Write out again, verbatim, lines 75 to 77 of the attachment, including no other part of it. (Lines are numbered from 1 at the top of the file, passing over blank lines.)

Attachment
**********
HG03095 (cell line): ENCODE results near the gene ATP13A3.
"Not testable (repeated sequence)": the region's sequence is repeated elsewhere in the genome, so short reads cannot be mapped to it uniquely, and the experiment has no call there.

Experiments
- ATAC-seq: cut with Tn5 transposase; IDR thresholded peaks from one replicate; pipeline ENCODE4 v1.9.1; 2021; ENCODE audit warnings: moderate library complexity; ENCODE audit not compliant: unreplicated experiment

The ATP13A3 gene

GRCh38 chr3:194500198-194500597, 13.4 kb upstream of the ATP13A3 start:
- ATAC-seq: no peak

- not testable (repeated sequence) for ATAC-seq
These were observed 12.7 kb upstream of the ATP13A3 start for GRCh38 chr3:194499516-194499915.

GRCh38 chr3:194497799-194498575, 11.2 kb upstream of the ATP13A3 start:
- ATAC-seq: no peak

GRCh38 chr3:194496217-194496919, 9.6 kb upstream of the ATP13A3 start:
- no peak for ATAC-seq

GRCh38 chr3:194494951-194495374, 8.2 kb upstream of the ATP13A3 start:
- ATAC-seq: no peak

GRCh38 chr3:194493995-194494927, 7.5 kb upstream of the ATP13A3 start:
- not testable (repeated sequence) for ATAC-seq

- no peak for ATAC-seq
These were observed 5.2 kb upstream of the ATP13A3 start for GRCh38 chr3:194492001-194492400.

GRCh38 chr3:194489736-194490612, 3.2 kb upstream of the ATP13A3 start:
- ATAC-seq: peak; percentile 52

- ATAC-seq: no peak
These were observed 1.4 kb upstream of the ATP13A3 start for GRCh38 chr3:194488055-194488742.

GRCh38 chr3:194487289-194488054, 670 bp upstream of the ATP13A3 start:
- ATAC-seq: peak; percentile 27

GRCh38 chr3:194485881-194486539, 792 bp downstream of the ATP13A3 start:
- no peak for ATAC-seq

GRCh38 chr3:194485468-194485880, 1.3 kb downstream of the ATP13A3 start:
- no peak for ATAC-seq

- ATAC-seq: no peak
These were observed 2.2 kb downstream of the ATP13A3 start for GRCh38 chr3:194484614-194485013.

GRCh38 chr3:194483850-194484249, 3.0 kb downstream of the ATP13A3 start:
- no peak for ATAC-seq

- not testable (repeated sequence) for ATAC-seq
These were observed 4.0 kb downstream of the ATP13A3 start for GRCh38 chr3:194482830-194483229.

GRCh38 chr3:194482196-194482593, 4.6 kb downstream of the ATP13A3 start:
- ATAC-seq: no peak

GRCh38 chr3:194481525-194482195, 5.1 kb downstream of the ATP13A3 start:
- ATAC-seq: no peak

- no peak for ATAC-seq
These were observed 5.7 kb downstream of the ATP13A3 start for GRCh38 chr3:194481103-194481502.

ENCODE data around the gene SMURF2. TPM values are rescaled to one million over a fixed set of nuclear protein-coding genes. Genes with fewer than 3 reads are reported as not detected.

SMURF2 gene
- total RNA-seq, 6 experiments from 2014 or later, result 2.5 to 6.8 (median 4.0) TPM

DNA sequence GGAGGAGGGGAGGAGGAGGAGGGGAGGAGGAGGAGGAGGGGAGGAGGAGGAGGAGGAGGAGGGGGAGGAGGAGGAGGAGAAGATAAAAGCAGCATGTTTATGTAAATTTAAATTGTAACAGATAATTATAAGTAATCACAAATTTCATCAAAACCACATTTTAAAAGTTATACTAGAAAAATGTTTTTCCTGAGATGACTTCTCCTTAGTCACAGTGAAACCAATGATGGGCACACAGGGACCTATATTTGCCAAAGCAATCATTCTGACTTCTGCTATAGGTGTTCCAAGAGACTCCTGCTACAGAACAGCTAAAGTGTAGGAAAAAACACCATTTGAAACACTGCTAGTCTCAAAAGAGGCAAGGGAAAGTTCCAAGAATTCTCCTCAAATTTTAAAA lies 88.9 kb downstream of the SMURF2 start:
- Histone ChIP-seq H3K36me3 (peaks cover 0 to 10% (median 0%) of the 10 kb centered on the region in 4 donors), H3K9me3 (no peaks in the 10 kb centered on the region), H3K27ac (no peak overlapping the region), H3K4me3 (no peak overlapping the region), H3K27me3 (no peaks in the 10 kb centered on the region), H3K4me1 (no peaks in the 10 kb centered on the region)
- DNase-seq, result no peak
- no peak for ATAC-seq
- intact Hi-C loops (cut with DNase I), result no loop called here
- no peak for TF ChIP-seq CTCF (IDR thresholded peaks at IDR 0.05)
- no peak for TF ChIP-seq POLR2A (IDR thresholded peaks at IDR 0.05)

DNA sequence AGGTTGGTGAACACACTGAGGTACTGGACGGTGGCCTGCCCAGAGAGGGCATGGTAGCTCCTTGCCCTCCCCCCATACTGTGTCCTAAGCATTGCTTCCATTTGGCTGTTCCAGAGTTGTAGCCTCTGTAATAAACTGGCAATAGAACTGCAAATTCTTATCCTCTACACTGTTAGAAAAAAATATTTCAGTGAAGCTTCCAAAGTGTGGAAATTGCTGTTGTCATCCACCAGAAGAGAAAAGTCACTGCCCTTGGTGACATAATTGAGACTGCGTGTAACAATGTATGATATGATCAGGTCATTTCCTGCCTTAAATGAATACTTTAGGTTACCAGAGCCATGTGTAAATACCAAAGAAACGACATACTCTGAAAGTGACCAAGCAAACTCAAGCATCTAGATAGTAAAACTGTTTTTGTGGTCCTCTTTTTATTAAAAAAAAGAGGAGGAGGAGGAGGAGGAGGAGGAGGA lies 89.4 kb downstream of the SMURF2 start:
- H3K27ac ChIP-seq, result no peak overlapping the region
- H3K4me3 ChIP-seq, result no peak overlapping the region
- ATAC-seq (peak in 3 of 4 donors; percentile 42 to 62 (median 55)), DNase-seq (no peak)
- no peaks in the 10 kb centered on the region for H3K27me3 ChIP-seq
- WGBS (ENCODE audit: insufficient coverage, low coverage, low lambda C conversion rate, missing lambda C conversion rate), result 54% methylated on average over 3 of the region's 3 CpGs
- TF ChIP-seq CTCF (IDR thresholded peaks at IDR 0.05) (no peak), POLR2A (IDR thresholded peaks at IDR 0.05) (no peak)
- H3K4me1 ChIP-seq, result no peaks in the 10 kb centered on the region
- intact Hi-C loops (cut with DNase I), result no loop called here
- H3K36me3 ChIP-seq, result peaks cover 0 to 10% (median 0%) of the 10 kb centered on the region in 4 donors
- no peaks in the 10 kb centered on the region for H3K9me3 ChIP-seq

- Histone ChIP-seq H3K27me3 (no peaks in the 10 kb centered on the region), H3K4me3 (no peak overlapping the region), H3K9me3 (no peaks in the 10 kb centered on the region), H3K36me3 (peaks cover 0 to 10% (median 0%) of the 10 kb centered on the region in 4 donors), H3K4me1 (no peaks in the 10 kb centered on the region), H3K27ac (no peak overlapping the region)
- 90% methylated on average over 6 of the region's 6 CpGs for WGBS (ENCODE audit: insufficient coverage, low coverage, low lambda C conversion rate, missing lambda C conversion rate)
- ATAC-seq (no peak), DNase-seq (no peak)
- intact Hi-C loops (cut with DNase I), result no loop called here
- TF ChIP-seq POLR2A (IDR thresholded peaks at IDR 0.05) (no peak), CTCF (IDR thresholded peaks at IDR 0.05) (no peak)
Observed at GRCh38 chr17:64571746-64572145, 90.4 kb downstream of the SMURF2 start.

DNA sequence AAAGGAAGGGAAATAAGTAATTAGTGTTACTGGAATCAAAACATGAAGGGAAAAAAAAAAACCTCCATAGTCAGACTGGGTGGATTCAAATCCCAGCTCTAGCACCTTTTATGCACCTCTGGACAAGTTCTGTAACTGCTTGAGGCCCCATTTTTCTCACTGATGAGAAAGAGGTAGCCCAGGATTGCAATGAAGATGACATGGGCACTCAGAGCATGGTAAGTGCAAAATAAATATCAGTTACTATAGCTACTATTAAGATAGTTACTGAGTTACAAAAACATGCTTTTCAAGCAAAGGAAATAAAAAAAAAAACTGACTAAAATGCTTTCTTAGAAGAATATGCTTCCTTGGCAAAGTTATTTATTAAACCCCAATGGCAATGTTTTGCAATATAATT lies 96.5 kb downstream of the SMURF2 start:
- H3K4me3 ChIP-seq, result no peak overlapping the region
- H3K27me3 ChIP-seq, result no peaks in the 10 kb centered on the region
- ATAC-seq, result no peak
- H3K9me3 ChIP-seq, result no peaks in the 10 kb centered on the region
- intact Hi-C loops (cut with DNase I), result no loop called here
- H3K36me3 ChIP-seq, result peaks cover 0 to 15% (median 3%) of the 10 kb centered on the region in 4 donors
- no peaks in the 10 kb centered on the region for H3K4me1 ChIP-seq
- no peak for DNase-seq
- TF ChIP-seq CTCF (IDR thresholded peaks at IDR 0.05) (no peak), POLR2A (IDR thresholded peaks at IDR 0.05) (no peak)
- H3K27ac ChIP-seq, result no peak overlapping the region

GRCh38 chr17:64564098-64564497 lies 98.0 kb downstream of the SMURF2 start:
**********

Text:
- H3K36me3 ChIP-seq, result peaks cover 0 to 15% (median 3%) of the 10 kb centered on the region in 4 donors
- no peaks in the 10 kb centered on the region for H3K4me1 ChIP-seq
- no peak for DNase-seq